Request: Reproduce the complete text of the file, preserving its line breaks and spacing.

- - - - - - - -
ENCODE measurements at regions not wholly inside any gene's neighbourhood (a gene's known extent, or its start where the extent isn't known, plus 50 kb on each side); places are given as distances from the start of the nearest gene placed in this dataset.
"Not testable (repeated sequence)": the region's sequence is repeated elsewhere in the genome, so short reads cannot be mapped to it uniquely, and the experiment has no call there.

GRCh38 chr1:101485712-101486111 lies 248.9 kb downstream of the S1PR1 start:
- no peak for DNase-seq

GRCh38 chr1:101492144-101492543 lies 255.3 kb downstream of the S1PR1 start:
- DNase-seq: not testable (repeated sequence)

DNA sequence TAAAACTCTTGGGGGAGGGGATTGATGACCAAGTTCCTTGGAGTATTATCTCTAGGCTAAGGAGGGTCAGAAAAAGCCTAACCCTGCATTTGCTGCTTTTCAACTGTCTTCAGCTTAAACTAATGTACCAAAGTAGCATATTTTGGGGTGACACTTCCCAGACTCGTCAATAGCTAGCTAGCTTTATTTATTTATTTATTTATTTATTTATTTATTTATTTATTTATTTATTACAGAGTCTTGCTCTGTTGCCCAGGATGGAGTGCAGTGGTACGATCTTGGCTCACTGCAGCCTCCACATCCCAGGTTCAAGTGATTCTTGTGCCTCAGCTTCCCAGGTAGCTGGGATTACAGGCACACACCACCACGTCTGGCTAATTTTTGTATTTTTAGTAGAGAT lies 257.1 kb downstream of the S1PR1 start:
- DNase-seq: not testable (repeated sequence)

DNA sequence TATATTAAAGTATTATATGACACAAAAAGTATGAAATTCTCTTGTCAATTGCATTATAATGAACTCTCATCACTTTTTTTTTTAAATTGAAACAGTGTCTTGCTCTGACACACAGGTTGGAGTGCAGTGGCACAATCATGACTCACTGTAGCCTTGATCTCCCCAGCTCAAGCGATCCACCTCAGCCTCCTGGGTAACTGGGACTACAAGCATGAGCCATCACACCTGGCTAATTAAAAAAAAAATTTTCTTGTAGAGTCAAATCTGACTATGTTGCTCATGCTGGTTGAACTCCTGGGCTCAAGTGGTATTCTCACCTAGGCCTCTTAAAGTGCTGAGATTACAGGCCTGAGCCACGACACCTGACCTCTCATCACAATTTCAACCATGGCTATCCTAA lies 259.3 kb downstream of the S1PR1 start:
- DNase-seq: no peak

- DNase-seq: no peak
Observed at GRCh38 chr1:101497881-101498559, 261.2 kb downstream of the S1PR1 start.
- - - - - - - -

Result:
ENCODE measurements at regions not wholly inside any gene's neighbourhood (a gene's known extent, or its start where the extent isn't known, plus 50 kb on each side); places are given as distances from the start of the nearest gene placed in this dataset.
"Not testable (repeated sequence)": the region's sequence is repeated elsewhere in the genome, so short reads cannot be mapped to it uniquely, and the experiment has no call there.

GRCh38 chr1:101485712-101486111 lies 248.9 kb downstream of the S1PR1 start:
- no peak for DNase-seq

GRCh38 chr1:101492144-101492543 lies 255.3 kb downstream of the S1PR1 start:
- DNase-seq: not testable (repeated sequence)

DNA sequence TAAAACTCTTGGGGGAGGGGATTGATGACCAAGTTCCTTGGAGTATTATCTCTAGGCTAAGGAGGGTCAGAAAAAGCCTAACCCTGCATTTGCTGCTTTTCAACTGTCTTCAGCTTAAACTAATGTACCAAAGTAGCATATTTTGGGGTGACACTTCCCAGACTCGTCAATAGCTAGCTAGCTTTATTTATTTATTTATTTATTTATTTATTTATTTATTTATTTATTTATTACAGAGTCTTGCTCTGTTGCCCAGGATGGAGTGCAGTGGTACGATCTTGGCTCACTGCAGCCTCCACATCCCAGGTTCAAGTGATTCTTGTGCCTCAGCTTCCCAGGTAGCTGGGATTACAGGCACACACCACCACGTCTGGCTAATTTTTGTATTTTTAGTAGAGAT lies 257.1 kb downstream of the S1PR1 start:
- DNase-seq: not testable (repeated sequence)

DNA sequence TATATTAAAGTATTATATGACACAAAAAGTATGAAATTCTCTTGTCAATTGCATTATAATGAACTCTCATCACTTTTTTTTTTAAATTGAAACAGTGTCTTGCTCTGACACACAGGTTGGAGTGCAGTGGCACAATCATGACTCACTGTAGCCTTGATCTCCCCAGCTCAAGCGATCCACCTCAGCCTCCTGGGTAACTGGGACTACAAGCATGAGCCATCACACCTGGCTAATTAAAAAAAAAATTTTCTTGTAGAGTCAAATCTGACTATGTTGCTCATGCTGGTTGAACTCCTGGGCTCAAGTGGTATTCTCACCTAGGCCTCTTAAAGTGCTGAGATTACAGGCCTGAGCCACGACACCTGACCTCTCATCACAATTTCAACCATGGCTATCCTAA lies 259.3 kb downstream of the S1PR1 start:
- DNase-seq: no peak

- DNase-seq: no peak
Observed at GRCh38 chr1:101497881-101498559, 261.2 kb downstream of the S1PR1 start.